The public relations team for the romantic weepie Me Before You gave each member of the press a packet of tissues before the film screening, “in case you get sad.” I hesitate in revealing this, because it’s exactly what they wanted me to write. But the marketing strategy does allow me to say, without fear of spoilers, that the movie has an ending that most thinking, feeling humans would characterize as “sad.” It’s not a typical tearjerker, either, but a deeply polarizing turn that’s already stirring up controversy. And your reaction to this is what will largely determine your take on the film itself.
But before we get to endings, it’s best to start at the beginning. Me Before You was written by Jojo Moyes, based on her bestselling novel about a 26-year-old working-class woman who falls for a rich quadriplegic she’s been hired to care for in the quaint British castle town where they both live. The woman, Lou, is played by Emilia Clarke, Mother of Dragons — here forced to wait on the dude in the castle instead of seizing his territory for herself. Lou first takes the job because she has no other discernible skills and needs to support her family, but she’s got her work cut out for her: Will Traynor (Sam Claflin, Finnick from The Hunger Games) is a former high-powered businessman and extreme sports enthusiast who was cut down in his prime by a traffic accident, and his inability to accept his new reality two years later has turned him into an unrepentant mope, a crab who drives caregivers away by the handful.
Coming from a family of physical therapists, I can’t help but feel there should be more concrete details of Will’s life. We don’t see him navigate the new handicap-accessible annex of his parents’ castle, for example. He has a full-time therapist on staff, played by Stephen Peacocke, who instructs Lou not to worry about any of the medical stuff — the family has only hired her to “improve his morale,” which means taking him on trips, humoring him with her silly children’s songs and eccentric stripes-and-polka-dots fashions, and eventually falling for him over her longtime boyfriend, an obnoxious fitness freak and “entrepreneur” played by the charmingly daft Matthew Lewis. The hands-off approach to Will’s quadriplegia alienates the audience from the disability itself, though the film does nail the brand of gallows humor that often springs up in patients: When Lou first meets Will, he pretends to gurgle and writhe like Daniel Day-Lewis in My Left Foot.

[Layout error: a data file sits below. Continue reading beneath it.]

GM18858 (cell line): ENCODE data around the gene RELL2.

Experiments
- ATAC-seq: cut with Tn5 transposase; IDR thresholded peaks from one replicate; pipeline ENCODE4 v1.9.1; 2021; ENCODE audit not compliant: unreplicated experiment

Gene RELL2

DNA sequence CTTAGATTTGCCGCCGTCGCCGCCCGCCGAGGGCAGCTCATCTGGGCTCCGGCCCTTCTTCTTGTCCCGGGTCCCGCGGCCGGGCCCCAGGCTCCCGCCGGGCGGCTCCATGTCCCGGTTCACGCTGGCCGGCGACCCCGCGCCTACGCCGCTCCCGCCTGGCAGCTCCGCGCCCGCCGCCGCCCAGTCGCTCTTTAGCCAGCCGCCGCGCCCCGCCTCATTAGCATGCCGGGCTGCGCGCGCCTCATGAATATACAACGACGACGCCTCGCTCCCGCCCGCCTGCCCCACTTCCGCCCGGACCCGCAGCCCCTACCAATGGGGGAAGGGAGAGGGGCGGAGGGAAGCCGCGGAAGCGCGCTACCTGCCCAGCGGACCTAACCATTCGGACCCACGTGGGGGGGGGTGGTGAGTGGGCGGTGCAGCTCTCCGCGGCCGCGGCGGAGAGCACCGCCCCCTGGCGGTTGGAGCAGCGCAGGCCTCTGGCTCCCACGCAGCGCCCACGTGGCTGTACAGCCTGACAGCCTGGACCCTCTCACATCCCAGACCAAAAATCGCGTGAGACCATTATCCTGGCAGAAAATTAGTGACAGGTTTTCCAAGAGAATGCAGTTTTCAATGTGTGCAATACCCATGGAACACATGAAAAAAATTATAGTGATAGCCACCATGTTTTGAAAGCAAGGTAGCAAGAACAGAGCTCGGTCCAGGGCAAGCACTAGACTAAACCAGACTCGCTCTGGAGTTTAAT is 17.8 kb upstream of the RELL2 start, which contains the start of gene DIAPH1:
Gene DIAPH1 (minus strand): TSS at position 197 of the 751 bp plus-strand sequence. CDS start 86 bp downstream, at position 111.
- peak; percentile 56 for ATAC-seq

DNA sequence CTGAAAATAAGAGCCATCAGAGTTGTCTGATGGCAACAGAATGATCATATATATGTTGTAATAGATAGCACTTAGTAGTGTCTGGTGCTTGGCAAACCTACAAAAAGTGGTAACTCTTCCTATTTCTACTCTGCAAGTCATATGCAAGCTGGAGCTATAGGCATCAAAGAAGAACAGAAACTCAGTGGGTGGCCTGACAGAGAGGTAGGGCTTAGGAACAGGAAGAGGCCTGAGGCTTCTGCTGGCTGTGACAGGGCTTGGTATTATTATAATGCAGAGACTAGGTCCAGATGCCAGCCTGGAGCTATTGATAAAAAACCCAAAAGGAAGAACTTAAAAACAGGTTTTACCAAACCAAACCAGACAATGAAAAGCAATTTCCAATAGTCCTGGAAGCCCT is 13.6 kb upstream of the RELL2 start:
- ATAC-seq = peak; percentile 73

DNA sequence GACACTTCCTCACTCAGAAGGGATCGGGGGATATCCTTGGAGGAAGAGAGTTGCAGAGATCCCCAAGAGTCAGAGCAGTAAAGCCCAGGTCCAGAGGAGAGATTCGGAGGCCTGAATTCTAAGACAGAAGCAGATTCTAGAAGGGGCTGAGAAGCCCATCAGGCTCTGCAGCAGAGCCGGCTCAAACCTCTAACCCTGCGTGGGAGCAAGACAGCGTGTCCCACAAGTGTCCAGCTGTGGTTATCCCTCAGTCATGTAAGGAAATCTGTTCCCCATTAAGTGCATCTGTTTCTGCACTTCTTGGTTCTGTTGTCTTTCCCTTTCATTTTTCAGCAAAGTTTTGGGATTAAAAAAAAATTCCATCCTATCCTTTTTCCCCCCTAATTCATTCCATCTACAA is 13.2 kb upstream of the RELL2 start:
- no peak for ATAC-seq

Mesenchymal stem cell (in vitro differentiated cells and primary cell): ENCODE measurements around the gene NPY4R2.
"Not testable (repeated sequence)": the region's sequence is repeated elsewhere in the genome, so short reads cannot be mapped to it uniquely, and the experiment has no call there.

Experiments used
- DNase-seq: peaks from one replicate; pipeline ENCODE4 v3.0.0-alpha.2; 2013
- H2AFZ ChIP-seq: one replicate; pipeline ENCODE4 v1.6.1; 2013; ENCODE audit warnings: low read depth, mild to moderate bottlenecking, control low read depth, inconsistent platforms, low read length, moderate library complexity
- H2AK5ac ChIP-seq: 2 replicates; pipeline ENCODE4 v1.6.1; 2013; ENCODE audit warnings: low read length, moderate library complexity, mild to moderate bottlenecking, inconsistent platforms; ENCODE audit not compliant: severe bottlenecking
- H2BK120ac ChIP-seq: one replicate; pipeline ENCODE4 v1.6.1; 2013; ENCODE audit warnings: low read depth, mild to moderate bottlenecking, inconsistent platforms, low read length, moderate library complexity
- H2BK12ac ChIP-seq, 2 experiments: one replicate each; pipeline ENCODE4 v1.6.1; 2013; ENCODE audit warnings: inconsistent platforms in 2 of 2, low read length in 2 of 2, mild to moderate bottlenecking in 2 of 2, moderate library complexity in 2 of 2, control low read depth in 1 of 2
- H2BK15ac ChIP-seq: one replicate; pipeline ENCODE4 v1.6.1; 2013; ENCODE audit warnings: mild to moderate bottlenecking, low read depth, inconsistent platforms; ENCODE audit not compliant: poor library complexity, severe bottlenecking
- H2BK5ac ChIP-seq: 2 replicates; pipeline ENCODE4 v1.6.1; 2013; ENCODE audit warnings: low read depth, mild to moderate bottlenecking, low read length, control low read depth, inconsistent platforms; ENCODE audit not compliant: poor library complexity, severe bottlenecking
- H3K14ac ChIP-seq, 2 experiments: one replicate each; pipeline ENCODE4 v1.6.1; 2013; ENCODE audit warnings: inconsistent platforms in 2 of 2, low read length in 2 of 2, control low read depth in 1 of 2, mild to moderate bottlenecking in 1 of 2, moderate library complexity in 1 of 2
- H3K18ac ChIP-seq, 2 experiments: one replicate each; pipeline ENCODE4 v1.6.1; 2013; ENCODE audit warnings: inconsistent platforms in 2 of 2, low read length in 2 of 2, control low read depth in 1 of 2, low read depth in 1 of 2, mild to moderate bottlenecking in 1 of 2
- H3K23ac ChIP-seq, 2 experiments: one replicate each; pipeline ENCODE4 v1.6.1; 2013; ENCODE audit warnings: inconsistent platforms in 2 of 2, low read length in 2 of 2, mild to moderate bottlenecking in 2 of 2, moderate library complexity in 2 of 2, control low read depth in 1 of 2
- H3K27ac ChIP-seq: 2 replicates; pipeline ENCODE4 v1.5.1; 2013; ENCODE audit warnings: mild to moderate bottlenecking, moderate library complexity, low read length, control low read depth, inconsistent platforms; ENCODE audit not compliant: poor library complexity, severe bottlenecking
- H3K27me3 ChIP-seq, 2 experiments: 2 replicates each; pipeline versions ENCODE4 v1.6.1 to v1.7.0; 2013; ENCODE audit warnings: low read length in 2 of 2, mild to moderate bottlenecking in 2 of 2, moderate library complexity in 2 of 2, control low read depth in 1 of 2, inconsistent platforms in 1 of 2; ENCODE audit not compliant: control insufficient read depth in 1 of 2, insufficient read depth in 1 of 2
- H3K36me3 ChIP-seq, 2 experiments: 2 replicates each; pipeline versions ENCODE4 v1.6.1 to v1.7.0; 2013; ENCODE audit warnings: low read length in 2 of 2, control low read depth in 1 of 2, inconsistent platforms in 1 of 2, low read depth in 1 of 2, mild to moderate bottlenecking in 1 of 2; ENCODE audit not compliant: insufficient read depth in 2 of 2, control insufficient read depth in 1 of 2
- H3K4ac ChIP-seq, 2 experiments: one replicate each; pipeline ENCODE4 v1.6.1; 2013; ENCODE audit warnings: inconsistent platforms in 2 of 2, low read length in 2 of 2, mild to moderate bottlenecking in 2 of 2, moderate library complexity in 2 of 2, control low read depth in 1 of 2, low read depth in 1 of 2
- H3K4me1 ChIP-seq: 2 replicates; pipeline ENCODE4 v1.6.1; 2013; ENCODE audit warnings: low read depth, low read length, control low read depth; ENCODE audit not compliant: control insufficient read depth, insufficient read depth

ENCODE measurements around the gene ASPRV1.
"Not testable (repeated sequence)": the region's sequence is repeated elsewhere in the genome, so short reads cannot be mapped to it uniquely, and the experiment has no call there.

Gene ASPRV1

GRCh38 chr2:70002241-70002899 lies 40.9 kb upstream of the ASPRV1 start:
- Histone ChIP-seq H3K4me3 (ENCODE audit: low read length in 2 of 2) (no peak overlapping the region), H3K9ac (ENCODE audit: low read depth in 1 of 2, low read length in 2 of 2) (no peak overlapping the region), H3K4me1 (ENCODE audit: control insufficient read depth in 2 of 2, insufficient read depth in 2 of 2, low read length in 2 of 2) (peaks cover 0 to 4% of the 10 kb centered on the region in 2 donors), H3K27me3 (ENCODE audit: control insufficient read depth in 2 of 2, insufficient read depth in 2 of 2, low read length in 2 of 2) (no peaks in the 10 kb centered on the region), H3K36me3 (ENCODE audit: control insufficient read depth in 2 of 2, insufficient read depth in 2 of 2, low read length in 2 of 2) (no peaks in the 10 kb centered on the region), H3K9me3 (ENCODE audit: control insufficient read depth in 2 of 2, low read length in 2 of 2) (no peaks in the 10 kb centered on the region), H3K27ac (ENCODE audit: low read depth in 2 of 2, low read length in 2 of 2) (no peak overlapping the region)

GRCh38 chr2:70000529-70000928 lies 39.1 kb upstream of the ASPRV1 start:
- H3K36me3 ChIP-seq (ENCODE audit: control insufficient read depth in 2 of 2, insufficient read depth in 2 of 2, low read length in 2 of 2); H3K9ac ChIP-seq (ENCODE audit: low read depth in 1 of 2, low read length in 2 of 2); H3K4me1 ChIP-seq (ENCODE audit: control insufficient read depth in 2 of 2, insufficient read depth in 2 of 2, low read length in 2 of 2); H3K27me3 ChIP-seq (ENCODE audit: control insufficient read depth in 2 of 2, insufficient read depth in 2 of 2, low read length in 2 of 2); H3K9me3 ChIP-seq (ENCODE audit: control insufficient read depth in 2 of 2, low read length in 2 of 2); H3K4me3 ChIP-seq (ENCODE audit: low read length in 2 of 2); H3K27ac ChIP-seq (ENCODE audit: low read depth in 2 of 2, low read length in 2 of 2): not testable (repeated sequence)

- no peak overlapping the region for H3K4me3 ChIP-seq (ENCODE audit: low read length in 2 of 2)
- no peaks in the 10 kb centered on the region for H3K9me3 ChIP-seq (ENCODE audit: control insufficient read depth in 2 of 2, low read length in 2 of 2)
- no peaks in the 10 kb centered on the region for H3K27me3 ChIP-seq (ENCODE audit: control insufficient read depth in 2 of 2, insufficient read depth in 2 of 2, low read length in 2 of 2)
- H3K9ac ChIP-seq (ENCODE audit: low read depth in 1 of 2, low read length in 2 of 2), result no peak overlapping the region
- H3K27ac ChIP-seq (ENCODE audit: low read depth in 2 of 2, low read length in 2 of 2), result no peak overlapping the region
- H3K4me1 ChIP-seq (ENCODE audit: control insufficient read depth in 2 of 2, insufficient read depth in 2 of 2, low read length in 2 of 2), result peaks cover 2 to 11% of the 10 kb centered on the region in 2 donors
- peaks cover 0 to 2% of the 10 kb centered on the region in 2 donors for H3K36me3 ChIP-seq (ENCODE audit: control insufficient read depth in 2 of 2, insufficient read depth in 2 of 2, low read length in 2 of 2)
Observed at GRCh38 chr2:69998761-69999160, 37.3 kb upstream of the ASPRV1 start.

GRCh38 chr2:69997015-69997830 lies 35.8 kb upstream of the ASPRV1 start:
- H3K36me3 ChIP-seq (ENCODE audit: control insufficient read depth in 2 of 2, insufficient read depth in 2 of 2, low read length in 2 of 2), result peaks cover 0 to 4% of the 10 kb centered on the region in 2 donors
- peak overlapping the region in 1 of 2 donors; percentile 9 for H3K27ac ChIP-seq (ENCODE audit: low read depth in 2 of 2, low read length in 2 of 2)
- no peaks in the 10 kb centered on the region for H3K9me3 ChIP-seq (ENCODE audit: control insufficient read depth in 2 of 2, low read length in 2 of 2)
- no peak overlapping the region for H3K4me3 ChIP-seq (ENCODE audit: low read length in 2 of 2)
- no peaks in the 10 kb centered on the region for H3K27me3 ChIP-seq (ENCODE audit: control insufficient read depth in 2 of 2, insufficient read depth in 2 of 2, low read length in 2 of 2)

At one point, the physical therapist confides that Will’s condition seems especially hopeless. Coming from a medical professional who has assuredly seen far worse cases than Will’s (his brain is still in top form, after all, and he can navigate his wheelchair by himself), such an “insight” is cheap and uninformed, an easy way to justify the story’s eventual turn. That turn, when it does arrive, has disability awareness advocates up in arms (link contains spoilers).